Justice and healing

A few days ago, I received a copy of the latest Swarthmore College Bulletin (the alumni magazine) in the mail. The cover story, "Seek Justice, Love Mercy," is by a Swarthmore alum who served on the jury for a murder trial. Late in the article, she said something that keeps rolling around in my head, though it hasn't yet found purchase on any other thoughts to form any sort of coherent whole. (Let the Katamari metaphors begin!) But I keep being struck by it, so I figured I would post it here for later pondering.

Our adversarial system of justice does a good job of determining guilt but does nothing to promote healing.

—Liz Kutchai

. . . Unrelatedly, a different story in the same issue, "Jung Love," describes some of the origin of the Myers-Briggs personality test; turns out the "Myers" in "Myers-Briggs" was Isabel Briggs Myers, Swarthmore class of 1919. ("Briggs" was her mother, Katherine Briggs.)

2 Responses to “Justice and healing”

  1. Michael

    Having recently had some experience with our adversarial system of justice, I think most aspects of how it works in practice (rather than in theory) are completely contrary to determining guilt. But it is certainly premised on a goal of retributive punishment that has no consideration for promoting healing, improving society, or mitigating past and future damage to any of the people involved.

  2. HH

    Some would argue that the very fact that we have a justice system at all is the first step in healing. Personally, I take some measure of comfort in the fact that there is a respected system in place that can convict and punish the wrong-doer. (For the sake of brevity, let’s assume the system works properly though it is clear that it does not – just see today’s news headlines.)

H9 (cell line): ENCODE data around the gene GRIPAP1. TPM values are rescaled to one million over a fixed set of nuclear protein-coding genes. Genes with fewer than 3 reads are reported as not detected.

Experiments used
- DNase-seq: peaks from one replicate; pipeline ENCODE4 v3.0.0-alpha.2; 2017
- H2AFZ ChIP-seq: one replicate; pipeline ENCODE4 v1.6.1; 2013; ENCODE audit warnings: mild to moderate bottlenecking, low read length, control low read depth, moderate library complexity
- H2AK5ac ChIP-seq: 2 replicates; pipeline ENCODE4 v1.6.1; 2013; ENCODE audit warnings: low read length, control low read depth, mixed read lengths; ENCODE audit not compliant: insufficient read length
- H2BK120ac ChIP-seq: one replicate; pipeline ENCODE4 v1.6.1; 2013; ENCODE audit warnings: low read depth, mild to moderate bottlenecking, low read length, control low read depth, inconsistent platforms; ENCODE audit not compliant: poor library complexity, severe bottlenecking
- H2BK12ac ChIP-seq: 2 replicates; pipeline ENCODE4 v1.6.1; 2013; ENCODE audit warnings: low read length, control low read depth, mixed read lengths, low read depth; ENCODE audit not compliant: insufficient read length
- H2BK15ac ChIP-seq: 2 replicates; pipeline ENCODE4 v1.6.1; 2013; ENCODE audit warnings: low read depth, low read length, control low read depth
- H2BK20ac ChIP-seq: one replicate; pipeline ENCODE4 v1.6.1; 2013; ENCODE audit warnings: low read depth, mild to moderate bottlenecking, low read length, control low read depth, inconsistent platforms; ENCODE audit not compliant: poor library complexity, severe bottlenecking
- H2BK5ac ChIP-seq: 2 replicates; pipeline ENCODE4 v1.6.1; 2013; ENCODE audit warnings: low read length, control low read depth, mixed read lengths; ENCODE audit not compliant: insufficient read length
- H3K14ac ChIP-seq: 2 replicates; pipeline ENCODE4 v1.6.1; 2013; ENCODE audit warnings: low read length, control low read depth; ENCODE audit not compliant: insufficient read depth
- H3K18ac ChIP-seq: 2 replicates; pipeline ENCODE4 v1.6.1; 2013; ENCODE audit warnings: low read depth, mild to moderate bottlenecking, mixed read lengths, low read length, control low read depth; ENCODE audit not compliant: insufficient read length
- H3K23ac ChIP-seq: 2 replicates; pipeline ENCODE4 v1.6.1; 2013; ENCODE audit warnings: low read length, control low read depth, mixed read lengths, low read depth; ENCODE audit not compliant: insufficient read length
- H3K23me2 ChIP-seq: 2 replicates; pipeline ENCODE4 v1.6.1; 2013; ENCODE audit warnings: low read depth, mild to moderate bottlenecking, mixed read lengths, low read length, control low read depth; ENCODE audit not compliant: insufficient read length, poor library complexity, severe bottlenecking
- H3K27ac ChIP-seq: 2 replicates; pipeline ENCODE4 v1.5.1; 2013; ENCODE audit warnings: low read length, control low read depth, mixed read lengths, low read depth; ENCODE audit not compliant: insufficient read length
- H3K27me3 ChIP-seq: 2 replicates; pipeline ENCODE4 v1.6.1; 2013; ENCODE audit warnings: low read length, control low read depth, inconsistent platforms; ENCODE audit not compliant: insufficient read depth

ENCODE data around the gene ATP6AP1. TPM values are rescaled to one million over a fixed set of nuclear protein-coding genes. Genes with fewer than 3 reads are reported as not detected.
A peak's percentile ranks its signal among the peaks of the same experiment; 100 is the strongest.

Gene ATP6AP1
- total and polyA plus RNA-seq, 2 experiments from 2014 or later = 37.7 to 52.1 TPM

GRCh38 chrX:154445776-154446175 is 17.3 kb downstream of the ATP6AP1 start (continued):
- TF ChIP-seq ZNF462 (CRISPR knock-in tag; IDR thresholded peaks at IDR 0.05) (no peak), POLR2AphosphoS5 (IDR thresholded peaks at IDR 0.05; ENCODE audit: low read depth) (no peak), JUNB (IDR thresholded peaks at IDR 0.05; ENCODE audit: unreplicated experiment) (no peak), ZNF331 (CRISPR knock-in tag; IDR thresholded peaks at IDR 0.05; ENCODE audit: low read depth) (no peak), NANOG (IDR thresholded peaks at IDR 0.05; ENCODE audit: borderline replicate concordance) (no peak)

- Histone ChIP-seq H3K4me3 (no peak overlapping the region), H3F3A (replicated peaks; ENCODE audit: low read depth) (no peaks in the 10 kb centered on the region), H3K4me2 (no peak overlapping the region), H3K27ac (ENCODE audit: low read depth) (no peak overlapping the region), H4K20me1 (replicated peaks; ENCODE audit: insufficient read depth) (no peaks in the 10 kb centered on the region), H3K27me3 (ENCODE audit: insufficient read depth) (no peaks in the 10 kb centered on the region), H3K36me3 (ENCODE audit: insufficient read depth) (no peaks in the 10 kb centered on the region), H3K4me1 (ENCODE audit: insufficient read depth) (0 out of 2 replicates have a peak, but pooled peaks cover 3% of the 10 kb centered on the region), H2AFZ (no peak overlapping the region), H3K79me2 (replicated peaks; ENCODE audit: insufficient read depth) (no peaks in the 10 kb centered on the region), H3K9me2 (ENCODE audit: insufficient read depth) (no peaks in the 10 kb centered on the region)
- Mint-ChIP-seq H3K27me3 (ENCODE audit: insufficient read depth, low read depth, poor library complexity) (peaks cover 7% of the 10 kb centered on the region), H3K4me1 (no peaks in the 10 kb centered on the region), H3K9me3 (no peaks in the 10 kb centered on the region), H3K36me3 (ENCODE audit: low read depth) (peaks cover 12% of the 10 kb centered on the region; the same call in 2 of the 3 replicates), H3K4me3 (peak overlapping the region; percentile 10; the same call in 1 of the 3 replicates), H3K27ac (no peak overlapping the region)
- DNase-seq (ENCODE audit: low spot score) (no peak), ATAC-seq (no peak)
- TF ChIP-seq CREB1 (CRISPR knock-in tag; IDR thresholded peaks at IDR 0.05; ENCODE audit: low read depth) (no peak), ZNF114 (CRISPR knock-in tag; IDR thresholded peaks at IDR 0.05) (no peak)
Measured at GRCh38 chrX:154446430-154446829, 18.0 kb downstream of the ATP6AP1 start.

Personally, I prefer our system to those of many other backwards countries where a brother’s crime of theft is “punished” by gang raping his sister who then, by custom, is expected to kill herself because of the shame to the family. I see no healing in that process.

    In working with our assigned “Victims Advocate” provided through the county resources, I would say she has been “step 2” in the healing process.

    The rest is up to us – as individuals, family members, community members and society – to take responsibility for ourselves, our emotions and turn that energy into a positive, final outcome. For what “healing” ever comes from hurting others? In my opinion, none.


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